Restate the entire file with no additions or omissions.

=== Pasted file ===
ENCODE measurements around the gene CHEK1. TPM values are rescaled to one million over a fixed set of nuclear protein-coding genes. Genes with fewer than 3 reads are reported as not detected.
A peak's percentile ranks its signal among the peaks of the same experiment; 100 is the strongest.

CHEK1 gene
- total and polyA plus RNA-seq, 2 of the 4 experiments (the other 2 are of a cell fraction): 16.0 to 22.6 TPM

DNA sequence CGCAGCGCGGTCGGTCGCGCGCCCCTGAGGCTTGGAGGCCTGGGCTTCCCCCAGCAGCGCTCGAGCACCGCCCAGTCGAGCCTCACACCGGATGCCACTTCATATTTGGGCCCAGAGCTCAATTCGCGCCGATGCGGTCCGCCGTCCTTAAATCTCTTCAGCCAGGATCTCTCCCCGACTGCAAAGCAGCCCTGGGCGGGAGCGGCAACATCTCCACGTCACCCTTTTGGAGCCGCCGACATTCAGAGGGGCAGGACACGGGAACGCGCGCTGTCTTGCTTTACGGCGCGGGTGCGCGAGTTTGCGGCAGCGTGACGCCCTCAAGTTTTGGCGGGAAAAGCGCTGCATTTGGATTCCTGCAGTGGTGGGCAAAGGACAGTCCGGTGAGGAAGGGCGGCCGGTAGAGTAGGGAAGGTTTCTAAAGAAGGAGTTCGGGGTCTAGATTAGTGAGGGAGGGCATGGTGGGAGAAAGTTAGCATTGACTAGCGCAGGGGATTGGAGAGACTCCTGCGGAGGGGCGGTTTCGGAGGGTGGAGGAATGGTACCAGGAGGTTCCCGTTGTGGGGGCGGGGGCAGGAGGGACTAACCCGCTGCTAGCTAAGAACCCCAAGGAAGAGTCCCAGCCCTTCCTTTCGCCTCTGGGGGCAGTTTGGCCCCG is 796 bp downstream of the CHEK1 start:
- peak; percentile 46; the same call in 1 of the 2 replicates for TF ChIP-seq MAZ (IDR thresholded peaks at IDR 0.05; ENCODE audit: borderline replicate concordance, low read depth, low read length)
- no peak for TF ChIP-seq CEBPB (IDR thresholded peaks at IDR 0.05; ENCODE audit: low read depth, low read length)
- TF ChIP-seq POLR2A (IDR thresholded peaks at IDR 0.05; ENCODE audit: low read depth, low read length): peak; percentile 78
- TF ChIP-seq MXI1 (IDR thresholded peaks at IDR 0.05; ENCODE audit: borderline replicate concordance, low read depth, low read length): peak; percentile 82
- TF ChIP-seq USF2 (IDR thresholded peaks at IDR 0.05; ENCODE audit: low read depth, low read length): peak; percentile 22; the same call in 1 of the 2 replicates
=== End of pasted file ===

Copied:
ENCODE measurements around the gene CHEK1. TPM values are rescaled to one million over a fixed set of nuclear protein-coding genes. Genes with fewer than 3 reads are reported as not detected.
A peak's percentile ranks its signal among the peaks of the same experiment; 100 is the strongest.

CHEK1 gene
- total and polyA plus RNA-seq, 2 of the 4 experiments (the other 2 are of a cell fraction): 16.0 to 22.6 TPM

DNA sequence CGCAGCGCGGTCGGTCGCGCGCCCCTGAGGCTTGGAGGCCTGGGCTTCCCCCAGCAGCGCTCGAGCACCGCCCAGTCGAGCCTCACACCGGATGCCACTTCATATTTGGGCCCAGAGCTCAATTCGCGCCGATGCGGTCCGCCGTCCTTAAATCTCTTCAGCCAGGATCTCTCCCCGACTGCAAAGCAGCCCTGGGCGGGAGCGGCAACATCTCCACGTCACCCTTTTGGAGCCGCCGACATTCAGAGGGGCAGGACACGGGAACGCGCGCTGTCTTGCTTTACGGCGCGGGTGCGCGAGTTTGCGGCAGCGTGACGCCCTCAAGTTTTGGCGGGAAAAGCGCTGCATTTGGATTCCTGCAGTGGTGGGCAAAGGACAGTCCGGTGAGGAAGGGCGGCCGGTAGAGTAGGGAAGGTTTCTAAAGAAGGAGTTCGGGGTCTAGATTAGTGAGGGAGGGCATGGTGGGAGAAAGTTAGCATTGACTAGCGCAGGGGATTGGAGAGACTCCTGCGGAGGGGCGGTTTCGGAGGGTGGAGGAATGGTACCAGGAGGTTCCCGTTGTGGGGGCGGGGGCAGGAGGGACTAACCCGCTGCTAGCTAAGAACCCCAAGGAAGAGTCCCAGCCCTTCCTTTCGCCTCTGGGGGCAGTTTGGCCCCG is 796 bp downstream of the CHEK1 start:
- peak; percentile 46; the same call in 1 of the 2 replicates for TF ChIP-seq MAZ (IDR thresholded peaks at IDR 0.05; ENCODE audit: borderline replicate concordance, low read depth, low read length)
- no peak for TF ChIP-seq CEBPB (IDR thresholded peaks at IDR 0.05; ENCODE audit: low read depth, low read length)
- TF ChIP-seq POLR2A (IDR thresholded peaks at IDR 0.05; ENCODE audit: low read depth, low read length): peak; percentile 78
- TF ChIP-seq MXI1 (IDR thresholded peaks at IDR 0.05; ENCODE audit: borderline replicate concordance, low read depth, low read length): peak; percentile 82
- TF ChIP-seq USF2 (IDR thresholded peaks at IDR 0.05; ENCODE audit: low read depth, low read length): peak; percentile 22; the same call in 1 of the 2 replicates